Book title: Boomtown
Author: Aditya Mukherjee
Price: Rs 295
Boomtown is the ang-st of breaking out an-d breaking free of the carefully organised patterns of life that parents design for th-eir children.
Aditya Mukherjee tells the story of three friends who get together to start up a restaurant. Jacob James and Karthik Roy are engineers, while Sheetal works in a hotel. Roy, from a typical middle class Bengali family, studied engineering at his parent’s behest, found a job in one of the tech firms in Bangalore that he obviously did not enjoy. The company made losses and he was laid off but could not tell this to his parents.
Out of nowhere, his former mate from engineering college Jacob, who had been working abroad, appears and makes this “absurd” proposal to start a restaurant in Delhi. Jacob, the eccentric scion to a wealthy Malayali family, had chanced upon an old but much respected eatery at Chandni Chowk run by the famous chef Afzal Khan.
He persuades Khan’s grandson Jaaved to team up in this odd venture. His idea was to co-opt Khan Mian into the business because his name sells with the best chefs in the country who would then endorse his idea of a restaurant chain. But Khan is a stubborn old man, unwilling to innovate but also acutely conscious of the changing taste buds of the new generation.
There is excitement and raw emotions as the four partners — Jacob, Roy, Jaaved and Sheetal — team up to find affordable space, furnish it, find the workers, train them and literally launch the new restaurant but not after a getting caught in the drama and tension of being cheated by Delhi’s infamous land mafia. Roy and Jacob are arrested and taken to the local police station. Jacob’s uncle rescues them just in time... While Roy rushes back to the restaurant, Jacob takes off without informing anyone where he was going. He dashes off to Chandni Chowk and is able to convince Afzal Khan to lend his brand name to the new venture.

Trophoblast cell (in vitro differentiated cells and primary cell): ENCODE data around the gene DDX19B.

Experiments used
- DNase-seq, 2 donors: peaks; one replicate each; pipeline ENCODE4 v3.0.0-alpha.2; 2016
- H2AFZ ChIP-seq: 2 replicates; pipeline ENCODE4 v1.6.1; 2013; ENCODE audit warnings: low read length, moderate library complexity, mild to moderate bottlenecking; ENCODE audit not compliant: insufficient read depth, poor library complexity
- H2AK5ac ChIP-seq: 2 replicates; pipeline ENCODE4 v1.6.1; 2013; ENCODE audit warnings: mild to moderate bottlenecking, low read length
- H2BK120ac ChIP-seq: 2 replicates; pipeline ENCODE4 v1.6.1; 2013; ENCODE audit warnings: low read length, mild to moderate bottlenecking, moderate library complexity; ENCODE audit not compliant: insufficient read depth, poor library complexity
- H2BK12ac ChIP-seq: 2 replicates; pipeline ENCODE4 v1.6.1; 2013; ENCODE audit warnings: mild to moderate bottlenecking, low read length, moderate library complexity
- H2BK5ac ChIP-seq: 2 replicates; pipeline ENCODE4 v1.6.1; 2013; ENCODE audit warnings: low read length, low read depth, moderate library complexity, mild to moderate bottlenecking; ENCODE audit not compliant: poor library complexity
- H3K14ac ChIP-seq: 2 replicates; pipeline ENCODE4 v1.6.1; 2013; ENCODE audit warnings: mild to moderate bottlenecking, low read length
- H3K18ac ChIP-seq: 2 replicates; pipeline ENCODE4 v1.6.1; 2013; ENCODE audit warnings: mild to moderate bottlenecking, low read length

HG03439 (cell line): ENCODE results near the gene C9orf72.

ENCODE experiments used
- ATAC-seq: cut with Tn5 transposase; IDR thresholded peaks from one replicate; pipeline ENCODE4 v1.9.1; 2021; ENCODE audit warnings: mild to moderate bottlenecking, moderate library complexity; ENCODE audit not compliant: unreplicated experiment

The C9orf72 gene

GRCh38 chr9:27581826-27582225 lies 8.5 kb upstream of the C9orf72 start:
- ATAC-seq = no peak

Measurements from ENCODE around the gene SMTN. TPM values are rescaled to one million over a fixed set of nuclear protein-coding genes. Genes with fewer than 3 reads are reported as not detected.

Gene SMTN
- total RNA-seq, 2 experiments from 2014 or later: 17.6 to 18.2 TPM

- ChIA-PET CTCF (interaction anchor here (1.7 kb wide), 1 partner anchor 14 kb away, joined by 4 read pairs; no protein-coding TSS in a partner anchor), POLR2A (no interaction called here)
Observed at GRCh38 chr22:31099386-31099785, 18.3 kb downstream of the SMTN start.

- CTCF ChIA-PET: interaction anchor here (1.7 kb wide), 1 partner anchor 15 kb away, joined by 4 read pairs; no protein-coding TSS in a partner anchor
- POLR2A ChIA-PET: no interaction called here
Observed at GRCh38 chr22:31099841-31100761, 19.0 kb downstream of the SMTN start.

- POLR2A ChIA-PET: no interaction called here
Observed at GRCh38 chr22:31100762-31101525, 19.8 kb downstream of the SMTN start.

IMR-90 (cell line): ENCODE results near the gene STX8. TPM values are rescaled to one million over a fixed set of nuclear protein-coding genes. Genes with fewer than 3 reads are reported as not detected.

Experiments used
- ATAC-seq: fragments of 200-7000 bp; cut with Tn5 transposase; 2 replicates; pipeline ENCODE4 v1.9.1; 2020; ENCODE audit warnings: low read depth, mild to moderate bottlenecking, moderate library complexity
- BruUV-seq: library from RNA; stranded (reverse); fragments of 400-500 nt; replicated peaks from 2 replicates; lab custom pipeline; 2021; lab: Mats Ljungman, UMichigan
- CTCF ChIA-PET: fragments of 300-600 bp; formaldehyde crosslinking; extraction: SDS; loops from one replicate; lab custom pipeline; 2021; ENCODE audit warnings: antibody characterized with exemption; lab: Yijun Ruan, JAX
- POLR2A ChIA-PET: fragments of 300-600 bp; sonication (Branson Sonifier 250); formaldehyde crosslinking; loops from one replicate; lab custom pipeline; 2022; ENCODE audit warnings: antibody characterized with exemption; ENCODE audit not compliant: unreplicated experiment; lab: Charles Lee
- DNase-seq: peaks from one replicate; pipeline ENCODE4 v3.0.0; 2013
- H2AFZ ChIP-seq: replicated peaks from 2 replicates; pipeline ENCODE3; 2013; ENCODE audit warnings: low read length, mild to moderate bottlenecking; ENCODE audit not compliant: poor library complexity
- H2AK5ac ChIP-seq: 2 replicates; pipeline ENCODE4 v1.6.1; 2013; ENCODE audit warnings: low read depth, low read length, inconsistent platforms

The restaurant opens the same day. Renowned chef Romesh Ghosh and the investor Ramesh Saxena are present. When Afzal Khan makes his appearance, the deal is sealed. The eccentric Jacob accomplishes his life’s mission. The man who confesses how dumb he was in the emotional department, leaves the very next day without informing anyone, returns home to Kottayam to visit his parents and announces his successful venture to his father.
Jacob’s quest for a venture capitalist to invest in his idea and all the ingredients that go into the making of a business venture are well crafted. The book is a good do-it-yourself guide for any young entrepreneur with a drive for a start-up venture into something unrelated to his/her training.
Sheetal, a single parent with a young son Roshan, and Roy have their moments of romance but the author leaves this part of the story vague, leaving it to the readers to draw their own conclusion. Roy does, however confess to Jacob that he has “a thing for Sheetal”.
The author has woven his narrative around real life events, bringing in strands of his personal experiences at IIM Bangalore where he first started writing the book. He manages to squeeze in enough of the racy elements that make for compelling reading.